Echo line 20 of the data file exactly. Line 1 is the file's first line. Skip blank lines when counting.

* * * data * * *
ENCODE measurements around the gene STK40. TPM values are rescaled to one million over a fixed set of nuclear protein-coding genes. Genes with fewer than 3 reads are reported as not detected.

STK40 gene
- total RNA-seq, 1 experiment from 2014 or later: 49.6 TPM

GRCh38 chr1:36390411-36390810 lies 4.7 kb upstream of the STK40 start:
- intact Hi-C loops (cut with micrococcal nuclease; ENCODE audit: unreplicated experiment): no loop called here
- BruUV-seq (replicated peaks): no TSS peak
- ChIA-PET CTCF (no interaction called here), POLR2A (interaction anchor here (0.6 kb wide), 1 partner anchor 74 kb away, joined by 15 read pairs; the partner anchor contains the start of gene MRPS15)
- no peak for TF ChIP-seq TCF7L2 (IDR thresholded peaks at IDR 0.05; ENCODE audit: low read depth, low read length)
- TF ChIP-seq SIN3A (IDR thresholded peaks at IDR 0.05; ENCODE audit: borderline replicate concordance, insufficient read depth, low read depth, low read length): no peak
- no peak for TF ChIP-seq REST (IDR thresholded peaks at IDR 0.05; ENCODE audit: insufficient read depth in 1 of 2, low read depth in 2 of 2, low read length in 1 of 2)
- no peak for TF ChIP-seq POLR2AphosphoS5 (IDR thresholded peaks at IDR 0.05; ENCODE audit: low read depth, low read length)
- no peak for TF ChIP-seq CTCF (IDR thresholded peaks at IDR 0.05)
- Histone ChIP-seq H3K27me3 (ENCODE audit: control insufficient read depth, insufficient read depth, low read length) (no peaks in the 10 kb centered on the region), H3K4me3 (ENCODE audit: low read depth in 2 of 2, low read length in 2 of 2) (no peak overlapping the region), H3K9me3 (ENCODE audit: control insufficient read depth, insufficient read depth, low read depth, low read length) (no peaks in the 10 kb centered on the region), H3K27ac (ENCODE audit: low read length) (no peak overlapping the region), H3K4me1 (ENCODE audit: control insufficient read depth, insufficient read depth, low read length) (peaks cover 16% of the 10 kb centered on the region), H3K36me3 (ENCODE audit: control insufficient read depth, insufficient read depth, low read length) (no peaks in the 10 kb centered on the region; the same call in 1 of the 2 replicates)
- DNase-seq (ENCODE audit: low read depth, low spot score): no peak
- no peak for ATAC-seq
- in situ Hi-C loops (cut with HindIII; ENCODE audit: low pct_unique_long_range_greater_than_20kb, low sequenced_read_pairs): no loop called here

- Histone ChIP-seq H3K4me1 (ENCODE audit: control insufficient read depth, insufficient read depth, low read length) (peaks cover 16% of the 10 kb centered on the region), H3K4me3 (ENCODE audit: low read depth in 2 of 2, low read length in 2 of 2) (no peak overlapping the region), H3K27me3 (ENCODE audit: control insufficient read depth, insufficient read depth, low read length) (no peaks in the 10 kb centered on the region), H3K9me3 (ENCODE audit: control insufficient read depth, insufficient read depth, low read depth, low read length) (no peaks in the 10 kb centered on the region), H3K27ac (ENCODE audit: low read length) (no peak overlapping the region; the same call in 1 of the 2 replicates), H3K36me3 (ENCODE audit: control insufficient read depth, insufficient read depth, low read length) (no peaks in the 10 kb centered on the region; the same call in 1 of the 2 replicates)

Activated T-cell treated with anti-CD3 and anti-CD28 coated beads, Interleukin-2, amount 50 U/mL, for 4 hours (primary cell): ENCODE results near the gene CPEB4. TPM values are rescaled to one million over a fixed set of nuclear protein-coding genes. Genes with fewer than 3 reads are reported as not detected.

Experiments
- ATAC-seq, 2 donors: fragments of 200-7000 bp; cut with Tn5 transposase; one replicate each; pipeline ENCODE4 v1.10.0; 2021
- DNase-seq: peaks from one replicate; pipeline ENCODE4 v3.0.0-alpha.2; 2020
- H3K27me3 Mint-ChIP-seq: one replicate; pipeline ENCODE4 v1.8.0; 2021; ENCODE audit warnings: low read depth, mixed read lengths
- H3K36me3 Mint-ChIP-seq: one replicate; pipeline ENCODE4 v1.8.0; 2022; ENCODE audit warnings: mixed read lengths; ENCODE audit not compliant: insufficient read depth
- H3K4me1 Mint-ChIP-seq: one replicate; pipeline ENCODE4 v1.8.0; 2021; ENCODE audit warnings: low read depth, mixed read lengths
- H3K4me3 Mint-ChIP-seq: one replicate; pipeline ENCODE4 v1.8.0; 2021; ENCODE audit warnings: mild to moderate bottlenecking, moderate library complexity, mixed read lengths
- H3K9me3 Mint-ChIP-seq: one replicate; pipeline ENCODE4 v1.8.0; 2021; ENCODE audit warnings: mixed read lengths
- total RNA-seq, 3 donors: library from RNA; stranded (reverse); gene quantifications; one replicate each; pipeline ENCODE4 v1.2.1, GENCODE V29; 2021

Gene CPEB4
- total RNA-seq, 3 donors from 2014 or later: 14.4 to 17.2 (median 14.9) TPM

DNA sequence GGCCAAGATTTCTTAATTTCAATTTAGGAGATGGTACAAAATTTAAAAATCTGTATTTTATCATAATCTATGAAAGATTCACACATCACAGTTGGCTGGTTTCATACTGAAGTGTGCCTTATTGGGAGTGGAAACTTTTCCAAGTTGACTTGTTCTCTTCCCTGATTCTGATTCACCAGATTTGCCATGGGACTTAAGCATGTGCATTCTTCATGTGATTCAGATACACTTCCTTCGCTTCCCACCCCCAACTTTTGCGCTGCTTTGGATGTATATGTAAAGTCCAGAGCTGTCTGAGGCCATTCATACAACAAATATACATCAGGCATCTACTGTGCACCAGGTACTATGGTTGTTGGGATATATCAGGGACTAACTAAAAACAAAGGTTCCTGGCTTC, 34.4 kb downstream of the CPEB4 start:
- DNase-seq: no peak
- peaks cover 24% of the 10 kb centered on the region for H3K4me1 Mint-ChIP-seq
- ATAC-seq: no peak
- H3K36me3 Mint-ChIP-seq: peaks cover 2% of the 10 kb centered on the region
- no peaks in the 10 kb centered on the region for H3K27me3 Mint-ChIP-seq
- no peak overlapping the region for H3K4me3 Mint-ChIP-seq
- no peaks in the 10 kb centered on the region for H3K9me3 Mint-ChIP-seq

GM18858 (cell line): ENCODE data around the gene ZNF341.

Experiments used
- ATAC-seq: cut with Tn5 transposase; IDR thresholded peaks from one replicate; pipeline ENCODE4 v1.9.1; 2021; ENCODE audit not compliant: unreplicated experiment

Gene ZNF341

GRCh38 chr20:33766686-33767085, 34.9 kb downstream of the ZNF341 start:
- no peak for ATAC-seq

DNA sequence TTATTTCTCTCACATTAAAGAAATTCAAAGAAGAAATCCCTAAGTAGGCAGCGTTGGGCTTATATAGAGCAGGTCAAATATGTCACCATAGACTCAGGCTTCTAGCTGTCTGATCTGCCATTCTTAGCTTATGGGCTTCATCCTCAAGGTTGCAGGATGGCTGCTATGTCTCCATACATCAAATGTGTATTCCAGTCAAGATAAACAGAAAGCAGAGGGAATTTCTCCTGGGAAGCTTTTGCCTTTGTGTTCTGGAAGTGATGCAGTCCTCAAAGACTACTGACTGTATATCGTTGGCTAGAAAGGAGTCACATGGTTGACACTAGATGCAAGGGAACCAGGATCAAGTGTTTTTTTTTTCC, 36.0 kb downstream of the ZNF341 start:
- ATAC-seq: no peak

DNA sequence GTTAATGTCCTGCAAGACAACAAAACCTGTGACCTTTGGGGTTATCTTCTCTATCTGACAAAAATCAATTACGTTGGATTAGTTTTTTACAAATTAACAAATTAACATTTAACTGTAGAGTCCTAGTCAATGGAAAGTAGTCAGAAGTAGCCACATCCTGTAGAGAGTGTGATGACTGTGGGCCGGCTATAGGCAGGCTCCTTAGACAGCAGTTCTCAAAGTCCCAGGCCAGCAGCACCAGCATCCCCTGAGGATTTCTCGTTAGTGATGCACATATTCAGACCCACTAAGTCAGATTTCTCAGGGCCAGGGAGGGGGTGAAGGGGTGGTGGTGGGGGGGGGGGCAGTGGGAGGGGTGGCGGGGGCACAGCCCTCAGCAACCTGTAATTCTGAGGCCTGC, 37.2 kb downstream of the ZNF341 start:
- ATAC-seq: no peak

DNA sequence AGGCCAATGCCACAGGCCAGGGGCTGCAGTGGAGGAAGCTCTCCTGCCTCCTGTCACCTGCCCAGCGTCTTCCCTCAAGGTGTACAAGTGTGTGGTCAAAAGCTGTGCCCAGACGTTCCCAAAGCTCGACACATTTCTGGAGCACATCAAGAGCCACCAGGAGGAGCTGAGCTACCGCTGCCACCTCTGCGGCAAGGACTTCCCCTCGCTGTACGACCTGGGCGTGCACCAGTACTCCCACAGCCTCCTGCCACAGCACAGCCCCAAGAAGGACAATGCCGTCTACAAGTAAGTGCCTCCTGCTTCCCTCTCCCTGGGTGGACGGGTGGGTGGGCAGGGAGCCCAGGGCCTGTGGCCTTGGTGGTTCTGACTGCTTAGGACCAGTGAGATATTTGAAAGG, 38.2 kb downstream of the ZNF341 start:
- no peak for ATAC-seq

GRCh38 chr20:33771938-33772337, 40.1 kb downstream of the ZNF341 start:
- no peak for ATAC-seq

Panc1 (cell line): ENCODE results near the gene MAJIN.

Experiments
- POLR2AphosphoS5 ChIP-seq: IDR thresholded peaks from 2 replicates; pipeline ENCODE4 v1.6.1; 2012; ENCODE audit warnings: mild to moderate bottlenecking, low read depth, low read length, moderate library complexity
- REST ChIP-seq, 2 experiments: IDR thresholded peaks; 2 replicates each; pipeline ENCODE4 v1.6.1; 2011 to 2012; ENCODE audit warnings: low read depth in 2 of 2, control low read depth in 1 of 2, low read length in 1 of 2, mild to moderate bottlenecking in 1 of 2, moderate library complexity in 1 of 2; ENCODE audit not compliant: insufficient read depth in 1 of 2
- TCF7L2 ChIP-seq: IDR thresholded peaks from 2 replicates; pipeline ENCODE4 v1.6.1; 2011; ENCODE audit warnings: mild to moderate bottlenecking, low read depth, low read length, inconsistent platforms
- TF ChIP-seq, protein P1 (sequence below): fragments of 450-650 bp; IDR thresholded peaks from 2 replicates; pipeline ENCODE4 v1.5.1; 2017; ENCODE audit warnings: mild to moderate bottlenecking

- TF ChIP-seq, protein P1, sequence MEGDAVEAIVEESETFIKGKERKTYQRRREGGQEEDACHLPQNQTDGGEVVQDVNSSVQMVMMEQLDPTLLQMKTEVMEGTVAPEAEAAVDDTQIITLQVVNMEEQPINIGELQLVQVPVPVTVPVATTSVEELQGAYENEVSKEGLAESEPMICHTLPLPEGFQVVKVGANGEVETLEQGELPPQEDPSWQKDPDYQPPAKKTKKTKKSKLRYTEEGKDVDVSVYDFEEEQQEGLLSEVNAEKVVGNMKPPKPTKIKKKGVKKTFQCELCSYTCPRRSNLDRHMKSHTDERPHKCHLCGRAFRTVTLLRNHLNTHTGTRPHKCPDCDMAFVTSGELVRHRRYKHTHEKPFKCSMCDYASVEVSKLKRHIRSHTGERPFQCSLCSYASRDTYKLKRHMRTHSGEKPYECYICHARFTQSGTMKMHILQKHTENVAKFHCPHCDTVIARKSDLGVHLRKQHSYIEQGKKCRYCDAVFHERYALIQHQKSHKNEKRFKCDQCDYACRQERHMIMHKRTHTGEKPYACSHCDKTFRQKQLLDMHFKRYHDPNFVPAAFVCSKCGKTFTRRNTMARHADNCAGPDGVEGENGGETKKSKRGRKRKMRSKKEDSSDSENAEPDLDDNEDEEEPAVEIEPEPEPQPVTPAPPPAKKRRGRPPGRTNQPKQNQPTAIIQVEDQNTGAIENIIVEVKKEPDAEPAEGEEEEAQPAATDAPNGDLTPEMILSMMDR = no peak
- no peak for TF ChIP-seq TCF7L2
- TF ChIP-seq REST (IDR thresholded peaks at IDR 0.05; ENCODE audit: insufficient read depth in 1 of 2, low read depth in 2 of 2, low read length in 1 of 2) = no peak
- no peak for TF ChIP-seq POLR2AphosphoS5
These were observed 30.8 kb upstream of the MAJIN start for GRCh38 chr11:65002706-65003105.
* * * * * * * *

- ATAC-seq, 2 donors: fragments of 200-7000 bp; cut with Tn5 transposase; one replicate each; pipeline ENCODE4 v1.10.0; 2021